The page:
The second in a NetDoc.com series on Transitions in a Physician's Career
Physicians just finishing their residency and entering their professional fields may wonder what they have to offer compared to other physicians who have more experience and patient loyalty. This lack of confidence can end up costing them the positions and salaries they want simply because they don't recognize how much leverage they actually have in the negotiations.
In this article, we're going to look at some the advantages you have when compared to your most experienced competition so you can feel confident about your chances of obtaining a desirable position and so you'll know how to best sell yourself.
Medicine is one of the fastest changing professional fields. New tests, new drugs, new diseases – all of these things are being discovered, studied, and applied regularly in order to provide the most state-of-the-art care for patients.
Unfortunately, many physicians who have been in the business a long time don't keep up on these changes. Even if they do read about them in a medical journal or attend a seminar about them over a weekend, they will still lack the knowledge of these techniques that you gained during residency.
Your current knowledge of up-to-date procedures and treatments is a definite advantage, especially in hospitals and medical facilities that pride themselves on providing the highest level of care for their patients.
Stark II Laws
Whether you're going into solo practice or group practice as a new physician, you'll also benefit from the Stark II laws passed in 2004 .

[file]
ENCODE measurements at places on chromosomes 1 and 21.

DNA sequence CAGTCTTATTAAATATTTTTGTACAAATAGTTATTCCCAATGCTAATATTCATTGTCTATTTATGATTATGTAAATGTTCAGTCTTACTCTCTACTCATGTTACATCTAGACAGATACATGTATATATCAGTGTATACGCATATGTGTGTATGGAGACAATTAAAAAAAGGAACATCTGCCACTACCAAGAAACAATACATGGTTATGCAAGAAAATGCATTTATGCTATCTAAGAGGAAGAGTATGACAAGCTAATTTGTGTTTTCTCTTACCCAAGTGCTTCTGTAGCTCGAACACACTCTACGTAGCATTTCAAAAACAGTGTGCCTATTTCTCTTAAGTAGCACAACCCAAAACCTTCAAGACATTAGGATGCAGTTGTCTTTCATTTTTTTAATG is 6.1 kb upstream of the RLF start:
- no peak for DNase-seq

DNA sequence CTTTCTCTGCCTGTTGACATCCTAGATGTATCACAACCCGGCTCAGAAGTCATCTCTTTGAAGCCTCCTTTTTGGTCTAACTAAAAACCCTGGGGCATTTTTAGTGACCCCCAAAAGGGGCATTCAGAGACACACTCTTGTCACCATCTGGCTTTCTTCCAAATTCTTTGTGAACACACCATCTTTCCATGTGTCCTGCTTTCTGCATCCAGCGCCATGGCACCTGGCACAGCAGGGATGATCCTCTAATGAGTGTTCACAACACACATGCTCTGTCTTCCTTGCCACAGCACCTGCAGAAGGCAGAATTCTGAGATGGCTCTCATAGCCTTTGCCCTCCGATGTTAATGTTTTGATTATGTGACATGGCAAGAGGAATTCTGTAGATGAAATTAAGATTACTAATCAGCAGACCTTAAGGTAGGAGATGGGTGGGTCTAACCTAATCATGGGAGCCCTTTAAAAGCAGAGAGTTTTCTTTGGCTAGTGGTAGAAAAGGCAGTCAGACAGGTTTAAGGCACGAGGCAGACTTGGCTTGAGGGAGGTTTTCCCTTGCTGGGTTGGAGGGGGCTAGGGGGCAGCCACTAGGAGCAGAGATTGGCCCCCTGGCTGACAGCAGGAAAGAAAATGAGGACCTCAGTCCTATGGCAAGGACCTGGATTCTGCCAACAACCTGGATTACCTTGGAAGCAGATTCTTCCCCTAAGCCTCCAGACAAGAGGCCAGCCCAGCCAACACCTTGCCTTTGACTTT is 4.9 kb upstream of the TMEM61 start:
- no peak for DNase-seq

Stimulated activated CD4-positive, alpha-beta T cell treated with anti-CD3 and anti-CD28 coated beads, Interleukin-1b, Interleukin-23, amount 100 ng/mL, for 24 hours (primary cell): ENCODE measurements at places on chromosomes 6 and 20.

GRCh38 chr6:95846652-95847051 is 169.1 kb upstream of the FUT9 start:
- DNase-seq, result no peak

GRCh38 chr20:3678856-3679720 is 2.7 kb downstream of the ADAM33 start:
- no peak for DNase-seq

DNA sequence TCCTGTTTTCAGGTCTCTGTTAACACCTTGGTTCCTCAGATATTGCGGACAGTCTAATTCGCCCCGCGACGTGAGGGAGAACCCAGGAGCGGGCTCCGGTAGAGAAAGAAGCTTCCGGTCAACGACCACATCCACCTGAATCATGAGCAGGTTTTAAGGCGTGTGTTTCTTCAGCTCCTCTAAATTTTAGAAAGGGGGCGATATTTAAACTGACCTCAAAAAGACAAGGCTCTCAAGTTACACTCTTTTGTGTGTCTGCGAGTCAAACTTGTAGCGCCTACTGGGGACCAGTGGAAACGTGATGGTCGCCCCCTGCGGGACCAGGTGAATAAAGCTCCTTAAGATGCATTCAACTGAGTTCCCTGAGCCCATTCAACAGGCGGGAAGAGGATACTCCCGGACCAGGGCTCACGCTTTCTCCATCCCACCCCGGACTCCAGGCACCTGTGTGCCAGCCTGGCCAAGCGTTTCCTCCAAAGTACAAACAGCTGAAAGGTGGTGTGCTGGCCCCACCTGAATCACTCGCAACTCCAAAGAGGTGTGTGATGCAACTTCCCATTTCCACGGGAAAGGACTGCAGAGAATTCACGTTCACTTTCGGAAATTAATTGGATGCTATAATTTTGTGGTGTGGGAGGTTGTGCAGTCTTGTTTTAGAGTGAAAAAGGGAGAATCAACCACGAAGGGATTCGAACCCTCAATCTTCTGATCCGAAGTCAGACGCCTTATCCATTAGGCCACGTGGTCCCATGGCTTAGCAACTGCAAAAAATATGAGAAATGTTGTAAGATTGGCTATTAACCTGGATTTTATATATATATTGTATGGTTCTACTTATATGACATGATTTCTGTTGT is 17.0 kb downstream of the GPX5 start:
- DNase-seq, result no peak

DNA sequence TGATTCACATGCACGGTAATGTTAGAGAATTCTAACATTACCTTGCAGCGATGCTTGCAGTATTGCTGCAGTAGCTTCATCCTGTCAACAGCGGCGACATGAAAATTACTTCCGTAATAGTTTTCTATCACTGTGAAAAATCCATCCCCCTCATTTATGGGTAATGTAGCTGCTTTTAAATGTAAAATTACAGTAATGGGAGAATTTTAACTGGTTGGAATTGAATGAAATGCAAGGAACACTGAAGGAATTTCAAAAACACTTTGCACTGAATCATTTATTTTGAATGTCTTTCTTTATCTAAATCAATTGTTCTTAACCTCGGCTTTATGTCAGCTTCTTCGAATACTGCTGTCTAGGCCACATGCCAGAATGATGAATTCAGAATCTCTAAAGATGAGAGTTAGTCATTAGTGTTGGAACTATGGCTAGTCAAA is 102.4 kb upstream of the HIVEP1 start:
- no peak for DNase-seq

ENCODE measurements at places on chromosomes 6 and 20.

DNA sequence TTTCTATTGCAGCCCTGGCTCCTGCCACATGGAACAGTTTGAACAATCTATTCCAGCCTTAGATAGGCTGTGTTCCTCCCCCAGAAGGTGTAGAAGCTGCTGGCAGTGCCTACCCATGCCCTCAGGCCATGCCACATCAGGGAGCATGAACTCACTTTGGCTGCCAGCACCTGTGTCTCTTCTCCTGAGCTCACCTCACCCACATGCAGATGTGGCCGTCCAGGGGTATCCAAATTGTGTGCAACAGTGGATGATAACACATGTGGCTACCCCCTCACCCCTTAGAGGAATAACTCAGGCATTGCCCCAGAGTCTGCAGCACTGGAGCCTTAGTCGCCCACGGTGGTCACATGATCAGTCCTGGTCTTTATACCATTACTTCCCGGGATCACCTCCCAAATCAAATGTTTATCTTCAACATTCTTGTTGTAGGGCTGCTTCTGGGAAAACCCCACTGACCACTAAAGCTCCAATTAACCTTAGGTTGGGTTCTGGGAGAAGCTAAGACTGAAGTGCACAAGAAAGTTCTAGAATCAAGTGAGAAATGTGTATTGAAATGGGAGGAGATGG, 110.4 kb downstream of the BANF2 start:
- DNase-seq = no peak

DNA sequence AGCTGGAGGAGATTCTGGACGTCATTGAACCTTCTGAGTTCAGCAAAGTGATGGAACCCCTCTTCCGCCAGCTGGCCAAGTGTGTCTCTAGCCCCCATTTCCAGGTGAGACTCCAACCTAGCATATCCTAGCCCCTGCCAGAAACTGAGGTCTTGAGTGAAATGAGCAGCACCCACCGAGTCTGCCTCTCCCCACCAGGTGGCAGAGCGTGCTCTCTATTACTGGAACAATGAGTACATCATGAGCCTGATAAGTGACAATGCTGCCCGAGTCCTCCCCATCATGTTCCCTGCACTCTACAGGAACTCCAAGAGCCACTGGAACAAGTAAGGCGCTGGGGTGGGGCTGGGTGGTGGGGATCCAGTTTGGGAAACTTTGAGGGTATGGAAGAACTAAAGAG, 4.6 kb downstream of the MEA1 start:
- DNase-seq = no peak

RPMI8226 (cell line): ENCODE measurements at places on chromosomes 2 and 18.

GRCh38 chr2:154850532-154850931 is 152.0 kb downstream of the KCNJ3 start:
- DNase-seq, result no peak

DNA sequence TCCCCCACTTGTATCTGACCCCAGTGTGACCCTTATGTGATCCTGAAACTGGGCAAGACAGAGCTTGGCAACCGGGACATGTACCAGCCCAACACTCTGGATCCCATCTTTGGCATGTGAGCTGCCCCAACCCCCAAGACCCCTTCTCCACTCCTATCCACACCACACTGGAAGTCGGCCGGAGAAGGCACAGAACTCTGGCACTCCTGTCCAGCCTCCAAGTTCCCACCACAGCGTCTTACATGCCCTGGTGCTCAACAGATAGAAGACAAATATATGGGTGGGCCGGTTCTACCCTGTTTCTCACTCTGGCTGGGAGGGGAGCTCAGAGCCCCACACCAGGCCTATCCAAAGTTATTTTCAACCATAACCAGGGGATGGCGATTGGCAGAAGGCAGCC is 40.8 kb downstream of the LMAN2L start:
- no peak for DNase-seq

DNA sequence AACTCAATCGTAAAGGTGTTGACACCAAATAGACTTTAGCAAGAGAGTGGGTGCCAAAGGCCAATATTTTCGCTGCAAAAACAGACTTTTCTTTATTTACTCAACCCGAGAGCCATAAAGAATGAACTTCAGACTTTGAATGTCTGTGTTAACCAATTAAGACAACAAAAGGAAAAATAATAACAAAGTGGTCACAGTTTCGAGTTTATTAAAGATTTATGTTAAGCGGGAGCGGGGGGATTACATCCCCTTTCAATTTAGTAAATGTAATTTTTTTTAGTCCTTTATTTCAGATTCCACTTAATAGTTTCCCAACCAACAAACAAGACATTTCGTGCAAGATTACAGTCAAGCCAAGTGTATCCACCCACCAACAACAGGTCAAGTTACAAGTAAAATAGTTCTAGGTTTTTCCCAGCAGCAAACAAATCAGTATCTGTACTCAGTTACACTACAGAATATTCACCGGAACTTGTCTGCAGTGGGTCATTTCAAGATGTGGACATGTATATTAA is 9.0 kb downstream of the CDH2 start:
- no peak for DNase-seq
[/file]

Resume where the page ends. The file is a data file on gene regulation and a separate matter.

For example, if you have been practicing for less than a year and have set up a private practice, then you can benefit from hospital recruitments but you do not have to be restricted by them. Before the Stark II laws, hospitals could recruit doctors but demand that they refer patients only to their hospitals, base their compensation on the number of anticipated referrals, and prevent them from have duties at other hospitals. Under the revised laws, hospitals can't srecruit established physicians into affiliated practices unless they meet very specific geographic and demographic criteria. Hospitals, however, have fewer restrictions on recruiting new physicians, expanding the job options for new physicians.
The Stark II laws will also benefit you if you decide to join an existing practice.
First, any recruitment money paid to you by a hospital goes directly to you, not to the practice itself. The practice is only allowed to keep a portion that would cover their costs in brining you into the practice, such as the expense of hiring a recruiter.
Second, if you are guaranteed a salary by a hospital, then your expenses within the practice must be directly related to you joining the practice. For example, if the practice had to hire a new receptionist as a result of bringing you into the practice, then the cost of having the new receptionist would be something you'd be partially responsible for. On the other hand, if the same receptionists had been there since the practice started, then you are not responsible for those expenses.